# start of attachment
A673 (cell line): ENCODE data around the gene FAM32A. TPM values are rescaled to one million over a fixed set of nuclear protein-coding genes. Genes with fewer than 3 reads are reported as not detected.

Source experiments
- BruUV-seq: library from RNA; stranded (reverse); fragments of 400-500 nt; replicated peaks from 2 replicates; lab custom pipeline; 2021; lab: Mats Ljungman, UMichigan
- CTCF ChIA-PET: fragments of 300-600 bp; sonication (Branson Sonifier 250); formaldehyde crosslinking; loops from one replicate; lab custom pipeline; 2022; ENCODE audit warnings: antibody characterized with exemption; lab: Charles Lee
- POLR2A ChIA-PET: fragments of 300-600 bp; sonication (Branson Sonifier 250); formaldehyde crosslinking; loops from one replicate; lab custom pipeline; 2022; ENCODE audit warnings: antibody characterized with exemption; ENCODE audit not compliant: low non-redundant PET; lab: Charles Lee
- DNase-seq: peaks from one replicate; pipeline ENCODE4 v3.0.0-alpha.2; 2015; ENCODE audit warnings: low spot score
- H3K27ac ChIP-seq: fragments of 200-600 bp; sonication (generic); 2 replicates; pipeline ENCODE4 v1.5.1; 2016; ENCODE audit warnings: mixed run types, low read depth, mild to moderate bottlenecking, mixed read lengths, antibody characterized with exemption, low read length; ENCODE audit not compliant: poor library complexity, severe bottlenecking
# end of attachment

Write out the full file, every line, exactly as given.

A673 (cell line): ENCODE data around the gene FAM32A. TPM values are rescaled to one million over a fixed set of nuclear protein-coding genes. Genes with fewer than 3 reads are reported as not detected.

Source experiments
- BruUV-seq: library from RNA; stranded (reverse); fragments of 400-500 nt; replicated peaks from 2 replicates; lab custom pipeline; 2021; lab: Mats Ljungman, UMichigan
- CTCF ChIA-PET: fragments of 300-600 bp; sonication (Branson Sonifier 250); formaldehyde crosslinking; loops from one replicate; lab custom pipeline; 2022; ENCODE audit warnings: antibody characterized with exemption; lab: Charles Lee
- POLR2A ChIA-PET: fragments of 300-600 bp; sonication (Branson Sonifier 250); formaldehyde crosslinking; loops from one replicate; lab custom pipeline; 2022; ENCODE audit warnings: antibody characterized with exemption; ENCODE audit not compliant: low non-redundant PET; lab: Charles Lee
- DNase-seq: peaks from one replicate; pipeline ENCODE4 v3.0.0-alpha.2; 2015; ENCODE audit warnings: low spot score
- H3K27ac ChIP-seq: fragments of 200-600 bp; sonication (generic); 2 replicates; pipeline ENCODE4 v1.5.1; 2016; ENCODE audit warnings: mixed run types, low read depth, mild to moderate bottlenecking, mixed read lengths, antibody characterized with exemption, low read length; ENCODE audit not compliant: poor library complexity, severe bottlenecking